Meanwhile, the trend against breastfeeding continues. In rural Mexico, the Philippines, Central America and the whole of Africa there has been a dramatic decrease in the incidence of breast-feeding. Nestlé takes the view that this trend is due to urbanization and the increasing number of working mothers who “simply don’t have the time anymore,” or that many mothers are incapable of breast-feeding. However, many studies have shown that not more than one per cent of mothers are physically incapable of breast-feeding, and other inquiries have revealed that a very low proportion of mothers cite wanting to work as a reason for turning to formula-feeding.

Nestlé’s critics blame the decline largely on the intense advertising and promotion of infant formula—no longer carried on, the companies say—by Nestlé and some 20 other companies plying their $1.5-billion-per-year trade in the developing world. Clever radio jingles extolled the wonders of the “white man’s powder that will make baby grow and glow.” Doctors with the largest number of patients have been targeted for special attention by company representatives. “Milk nurses,” sales agents dressed in appropriate white uniforms (now changed to blue), visited nursing mothers in hospitals and their homes, generously providing one-week supplies of formula. Huge billboards depicted chubby, happy tots surrounded by pyramids of milk cans, looking up at smiling mothers. “Baby shows” were organized where colorful banners splashed the virtues of the Nestlé line—Lactogen, Pelargon and Nespray—and participating mothers

were given plastic bags with Nestlé promotional gadgets and free samples of formula.

For its part, Nestlé says that it has stopped advertising baby food to its customers—all except for medical personnel in the Third World. Nestlé says this sort of activity (explaining the proper use of their product, and the different baby formulas available) is not promotional, but rather, educational. “We have an instructional and educational responsibility as marketers of these products and, if we failed in that responsibility, we could justly be criticized,” explains a Nestlé public relations pamphlet. But the boycotting organizations disagree and take the position that this sort of activity exerts a subtle but compelling pressure for doctors to recommend formula-feeding, and particular brand-name products, to their patients.

In an interview last month in Toronto, Marianne King-Wilson, a supervisor of corporate communications with Nestlé, denied the charge that Nestlé discourages breast-feeding. “Even on our labels we say breast-feeding is best, and should you need additional nourishment for your child then this is how you use this product,” she said. “Infant malnutrition is the problem that we’re all here to solve, really.”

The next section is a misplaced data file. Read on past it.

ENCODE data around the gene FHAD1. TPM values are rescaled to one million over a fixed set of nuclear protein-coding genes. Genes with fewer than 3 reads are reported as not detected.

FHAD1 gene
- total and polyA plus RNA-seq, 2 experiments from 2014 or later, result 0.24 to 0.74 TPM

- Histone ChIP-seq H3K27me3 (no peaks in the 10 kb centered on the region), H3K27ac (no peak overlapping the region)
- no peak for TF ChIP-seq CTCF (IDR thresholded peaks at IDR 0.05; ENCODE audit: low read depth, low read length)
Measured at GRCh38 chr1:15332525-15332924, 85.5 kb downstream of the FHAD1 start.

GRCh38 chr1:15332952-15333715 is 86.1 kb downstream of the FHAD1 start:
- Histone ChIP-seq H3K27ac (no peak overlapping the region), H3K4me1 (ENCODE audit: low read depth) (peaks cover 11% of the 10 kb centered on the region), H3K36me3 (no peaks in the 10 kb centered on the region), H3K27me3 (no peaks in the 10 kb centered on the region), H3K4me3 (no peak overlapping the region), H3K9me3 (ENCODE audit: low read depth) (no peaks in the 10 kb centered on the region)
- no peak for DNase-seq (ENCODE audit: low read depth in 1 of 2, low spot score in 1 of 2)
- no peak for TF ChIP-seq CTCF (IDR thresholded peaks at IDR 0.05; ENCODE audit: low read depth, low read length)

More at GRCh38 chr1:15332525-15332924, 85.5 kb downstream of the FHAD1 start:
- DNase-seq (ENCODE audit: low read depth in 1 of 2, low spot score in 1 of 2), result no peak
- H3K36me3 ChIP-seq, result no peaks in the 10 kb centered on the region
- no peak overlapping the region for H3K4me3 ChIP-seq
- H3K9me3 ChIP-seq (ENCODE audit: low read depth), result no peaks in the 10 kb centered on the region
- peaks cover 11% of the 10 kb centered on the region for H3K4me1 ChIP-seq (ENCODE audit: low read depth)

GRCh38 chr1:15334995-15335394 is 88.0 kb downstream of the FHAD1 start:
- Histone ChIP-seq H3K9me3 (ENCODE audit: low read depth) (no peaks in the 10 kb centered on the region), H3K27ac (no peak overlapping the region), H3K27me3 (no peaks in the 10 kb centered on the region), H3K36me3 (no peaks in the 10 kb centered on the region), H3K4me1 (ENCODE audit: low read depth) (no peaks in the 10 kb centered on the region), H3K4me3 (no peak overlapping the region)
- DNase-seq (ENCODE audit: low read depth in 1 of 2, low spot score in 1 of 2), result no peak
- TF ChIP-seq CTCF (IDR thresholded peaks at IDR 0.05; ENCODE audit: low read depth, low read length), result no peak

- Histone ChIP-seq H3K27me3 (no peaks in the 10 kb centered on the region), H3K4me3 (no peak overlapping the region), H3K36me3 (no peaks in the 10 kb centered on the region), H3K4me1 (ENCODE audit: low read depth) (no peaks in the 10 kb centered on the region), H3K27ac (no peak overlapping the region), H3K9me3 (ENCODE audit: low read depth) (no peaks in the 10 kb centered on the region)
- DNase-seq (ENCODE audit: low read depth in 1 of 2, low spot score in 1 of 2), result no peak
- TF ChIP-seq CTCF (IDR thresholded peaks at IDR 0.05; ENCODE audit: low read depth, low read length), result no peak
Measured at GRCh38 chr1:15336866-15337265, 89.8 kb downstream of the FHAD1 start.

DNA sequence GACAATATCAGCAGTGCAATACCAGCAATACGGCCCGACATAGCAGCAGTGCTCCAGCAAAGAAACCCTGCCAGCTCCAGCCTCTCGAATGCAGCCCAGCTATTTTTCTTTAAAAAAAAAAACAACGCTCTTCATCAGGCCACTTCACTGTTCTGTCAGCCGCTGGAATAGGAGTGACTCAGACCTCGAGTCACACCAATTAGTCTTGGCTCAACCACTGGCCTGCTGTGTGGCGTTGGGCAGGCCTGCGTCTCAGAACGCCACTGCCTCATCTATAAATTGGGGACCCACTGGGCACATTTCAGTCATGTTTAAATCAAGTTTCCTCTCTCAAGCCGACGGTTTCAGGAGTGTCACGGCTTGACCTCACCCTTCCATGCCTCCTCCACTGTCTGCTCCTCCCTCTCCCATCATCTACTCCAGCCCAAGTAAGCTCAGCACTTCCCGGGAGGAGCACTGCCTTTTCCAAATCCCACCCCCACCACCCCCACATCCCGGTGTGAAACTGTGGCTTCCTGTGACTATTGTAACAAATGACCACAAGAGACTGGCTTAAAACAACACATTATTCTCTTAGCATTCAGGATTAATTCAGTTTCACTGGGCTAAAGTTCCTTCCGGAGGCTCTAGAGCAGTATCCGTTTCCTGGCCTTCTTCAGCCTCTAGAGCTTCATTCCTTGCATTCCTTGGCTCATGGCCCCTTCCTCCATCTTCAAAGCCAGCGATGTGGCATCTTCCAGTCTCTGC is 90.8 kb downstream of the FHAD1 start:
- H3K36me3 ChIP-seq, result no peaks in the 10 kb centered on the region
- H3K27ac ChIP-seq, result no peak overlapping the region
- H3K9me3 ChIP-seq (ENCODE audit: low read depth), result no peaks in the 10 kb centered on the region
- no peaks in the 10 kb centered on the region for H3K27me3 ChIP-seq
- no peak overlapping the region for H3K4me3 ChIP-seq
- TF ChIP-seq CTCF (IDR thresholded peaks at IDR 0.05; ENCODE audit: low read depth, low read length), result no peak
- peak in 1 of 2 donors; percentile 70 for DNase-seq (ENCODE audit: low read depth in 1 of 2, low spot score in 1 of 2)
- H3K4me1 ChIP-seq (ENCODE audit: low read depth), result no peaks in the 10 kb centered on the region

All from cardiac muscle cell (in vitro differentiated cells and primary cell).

However, many Third World governments have concluded that baby formula is so likely to be misused, with such tragic consequences, that they are taking steps against its importation. Jamaica, Ghana, Papua New Guinea and Guinea-Bissau have enacted legislation to restrict imports of infant formula or

else to make nipples and bottles available only by prescription. In Washington, Congress is faced with the Infant Nutrition Act, a bill aimed at restricting the sale of infant formula to developing countries. And because of pressure from—among other sources—the United Nations Protein-Calorie Advisory Group (PAG), a number of infant formula companies, led by Nestlé, formed the International Council of Infant Food Industries (ICIFI) which quickly proclaimed a marketing Code of Ethics. But PAG thought the code dangerously vague, while Abbott and Bristol-Myers, two other multinationals in the artificial infant-feeding business, refused to join ICIFI (Abbott because the code was too vague; Bristol-Myers because it said it feared anti-trust action as a result).

Nestlé appears to be feeling the bite of the boycott. When the U.S. National Council of Churches endorsed it, Nestlé’s anxious response was to send out letters to all pastors denouncing the boycott. Company officials later travelled across the U.S. meeting with church, laity and medical groups trying to convince critics to abandon the boycott. About a year ago, in a direct effort to counter its badly stained public image, Nestlé hired the New York public relations firm of Hill and Knowlton. But last summer H&K were abruptly replaced by Daniel J. Edelman Inc. Asked to explain the sudden change in consultants, William J. Brooks, Nestlé’s new vice-president for corporate affairs, said, “We’re getting a very bad rap, our story just has to be conveyed.” It seems, however, that the boycotters have heard Nestlé’s story. They just don’t accept it.